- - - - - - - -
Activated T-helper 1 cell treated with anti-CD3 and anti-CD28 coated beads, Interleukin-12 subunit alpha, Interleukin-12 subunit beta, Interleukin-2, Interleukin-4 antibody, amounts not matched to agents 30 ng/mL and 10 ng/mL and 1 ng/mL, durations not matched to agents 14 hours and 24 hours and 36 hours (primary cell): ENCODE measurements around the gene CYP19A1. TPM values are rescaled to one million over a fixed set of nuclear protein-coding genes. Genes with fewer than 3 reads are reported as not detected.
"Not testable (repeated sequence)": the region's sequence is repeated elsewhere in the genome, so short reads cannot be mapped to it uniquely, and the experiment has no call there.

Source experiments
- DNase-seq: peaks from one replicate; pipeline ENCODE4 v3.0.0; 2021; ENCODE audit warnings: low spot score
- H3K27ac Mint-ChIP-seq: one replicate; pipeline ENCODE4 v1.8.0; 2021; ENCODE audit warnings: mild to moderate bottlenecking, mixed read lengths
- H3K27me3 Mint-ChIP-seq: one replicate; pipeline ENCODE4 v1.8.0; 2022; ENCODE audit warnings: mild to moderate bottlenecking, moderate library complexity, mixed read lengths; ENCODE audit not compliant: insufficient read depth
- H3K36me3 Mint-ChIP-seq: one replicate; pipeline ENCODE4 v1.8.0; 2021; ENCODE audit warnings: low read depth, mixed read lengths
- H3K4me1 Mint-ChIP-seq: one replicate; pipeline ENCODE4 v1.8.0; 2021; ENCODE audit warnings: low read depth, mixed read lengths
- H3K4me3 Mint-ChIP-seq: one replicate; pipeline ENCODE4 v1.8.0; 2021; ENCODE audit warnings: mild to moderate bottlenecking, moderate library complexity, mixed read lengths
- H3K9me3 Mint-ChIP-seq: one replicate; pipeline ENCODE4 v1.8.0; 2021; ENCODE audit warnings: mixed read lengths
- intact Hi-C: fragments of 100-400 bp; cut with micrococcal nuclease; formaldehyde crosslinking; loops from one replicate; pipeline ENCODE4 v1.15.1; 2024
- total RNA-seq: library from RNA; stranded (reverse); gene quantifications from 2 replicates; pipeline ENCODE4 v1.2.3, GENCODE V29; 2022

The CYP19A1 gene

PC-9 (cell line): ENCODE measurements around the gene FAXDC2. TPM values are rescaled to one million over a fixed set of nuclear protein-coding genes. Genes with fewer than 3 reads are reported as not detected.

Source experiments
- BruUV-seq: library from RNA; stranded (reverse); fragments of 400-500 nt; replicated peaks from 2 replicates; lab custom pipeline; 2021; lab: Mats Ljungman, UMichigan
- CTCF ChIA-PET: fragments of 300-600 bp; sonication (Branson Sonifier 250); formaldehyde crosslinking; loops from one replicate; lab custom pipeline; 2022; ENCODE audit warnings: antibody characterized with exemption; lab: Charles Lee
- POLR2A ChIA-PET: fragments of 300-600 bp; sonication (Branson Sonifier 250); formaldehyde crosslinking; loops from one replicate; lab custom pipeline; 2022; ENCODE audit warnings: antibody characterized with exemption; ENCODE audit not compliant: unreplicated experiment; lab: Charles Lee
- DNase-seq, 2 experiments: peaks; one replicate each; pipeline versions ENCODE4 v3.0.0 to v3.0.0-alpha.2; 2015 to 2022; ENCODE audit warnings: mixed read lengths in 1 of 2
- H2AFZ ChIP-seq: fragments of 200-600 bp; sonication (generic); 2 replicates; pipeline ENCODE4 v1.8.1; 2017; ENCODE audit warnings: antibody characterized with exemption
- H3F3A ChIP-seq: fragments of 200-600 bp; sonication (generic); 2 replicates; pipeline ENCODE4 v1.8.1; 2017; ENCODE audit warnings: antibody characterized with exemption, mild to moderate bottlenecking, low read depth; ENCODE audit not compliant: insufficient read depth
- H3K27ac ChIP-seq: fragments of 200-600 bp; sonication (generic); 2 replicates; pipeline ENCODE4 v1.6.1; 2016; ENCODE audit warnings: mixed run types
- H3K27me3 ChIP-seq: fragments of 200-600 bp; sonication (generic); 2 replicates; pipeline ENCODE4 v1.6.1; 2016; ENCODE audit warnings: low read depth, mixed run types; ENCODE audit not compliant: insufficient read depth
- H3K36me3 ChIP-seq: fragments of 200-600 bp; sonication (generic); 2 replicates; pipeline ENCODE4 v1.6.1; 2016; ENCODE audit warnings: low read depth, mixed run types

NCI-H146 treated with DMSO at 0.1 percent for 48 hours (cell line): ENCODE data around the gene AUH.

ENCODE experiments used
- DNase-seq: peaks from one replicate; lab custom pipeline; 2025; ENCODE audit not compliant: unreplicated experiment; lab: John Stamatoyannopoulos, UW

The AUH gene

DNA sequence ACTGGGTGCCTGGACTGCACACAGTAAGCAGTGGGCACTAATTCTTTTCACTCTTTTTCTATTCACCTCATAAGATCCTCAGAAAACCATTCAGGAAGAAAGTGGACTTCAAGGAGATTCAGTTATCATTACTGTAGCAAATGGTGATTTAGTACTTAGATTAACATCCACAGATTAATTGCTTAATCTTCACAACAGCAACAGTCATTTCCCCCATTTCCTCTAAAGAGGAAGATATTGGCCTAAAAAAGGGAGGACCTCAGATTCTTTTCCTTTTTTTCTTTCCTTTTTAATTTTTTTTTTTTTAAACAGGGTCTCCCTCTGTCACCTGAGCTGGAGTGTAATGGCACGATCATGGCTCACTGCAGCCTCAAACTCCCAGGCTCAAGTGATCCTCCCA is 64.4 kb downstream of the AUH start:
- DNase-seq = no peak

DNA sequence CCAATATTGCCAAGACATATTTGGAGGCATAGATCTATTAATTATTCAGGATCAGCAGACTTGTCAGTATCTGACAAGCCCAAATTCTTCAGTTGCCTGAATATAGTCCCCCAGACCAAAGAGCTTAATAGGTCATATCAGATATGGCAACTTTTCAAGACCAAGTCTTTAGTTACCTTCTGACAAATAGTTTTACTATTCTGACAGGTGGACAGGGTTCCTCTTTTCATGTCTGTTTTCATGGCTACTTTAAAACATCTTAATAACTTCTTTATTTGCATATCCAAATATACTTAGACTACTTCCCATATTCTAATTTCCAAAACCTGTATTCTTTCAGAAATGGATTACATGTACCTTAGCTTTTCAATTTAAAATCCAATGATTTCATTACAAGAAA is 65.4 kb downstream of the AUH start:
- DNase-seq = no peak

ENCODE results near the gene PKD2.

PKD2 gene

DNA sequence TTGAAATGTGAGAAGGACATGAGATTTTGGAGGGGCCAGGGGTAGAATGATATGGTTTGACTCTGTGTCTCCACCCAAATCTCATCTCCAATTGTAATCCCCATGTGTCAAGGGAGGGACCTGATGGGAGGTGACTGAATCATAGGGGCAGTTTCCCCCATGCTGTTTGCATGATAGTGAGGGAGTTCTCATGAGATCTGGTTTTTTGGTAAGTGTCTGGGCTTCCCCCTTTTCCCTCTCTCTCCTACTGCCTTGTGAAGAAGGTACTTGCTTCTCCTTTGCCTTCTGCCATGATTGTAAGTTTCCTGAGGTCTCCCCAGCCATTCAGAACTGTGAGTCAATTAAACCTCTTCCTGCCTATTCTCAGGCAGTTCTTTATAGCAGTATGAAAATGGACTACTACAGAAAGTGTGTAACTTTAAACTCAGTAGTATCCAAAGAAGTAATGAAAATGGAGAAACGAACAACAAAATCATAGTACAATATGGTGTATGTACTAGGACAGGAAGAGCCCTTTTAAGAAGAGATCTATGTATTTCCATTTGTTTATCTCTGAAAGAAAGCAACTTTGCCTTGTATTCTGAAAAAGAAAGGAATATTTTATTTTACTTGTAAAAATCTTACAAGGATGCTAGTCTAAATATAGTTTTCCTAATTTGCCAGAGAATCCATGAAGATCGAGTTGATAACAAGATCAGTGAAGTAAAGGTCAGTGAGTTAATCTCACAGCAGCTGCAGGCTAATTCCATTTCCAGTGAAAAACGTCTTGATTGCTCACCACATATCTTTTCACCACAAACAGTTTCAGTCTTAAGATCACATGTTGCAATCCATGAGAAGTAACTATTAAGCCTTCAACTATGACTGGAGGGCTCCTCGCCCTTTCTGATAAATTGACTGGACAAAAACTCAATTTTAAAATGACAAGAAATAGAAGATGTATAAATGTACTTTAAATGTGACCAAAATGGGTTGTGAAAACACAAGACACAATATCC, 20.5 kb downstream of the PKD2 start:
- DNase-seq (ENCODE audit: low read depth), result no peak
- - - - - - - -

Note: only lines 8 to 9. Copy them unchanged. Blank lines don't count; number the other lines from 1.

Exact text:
- H3K4me1 Mint-ChIP-seq: one replicate; pipeline ENCODE4 v1.8.0; 2021; ENCODE audit warnings: low read depth, mixed read lengths
- H3K4me3 Mint-ChIP-seq: one replicate; pipeline ENCODE4 v1.8.0; 2021; ENCODE audit warnings: mild to moderate bottlenecking, moderate library complexity, mixed read lengths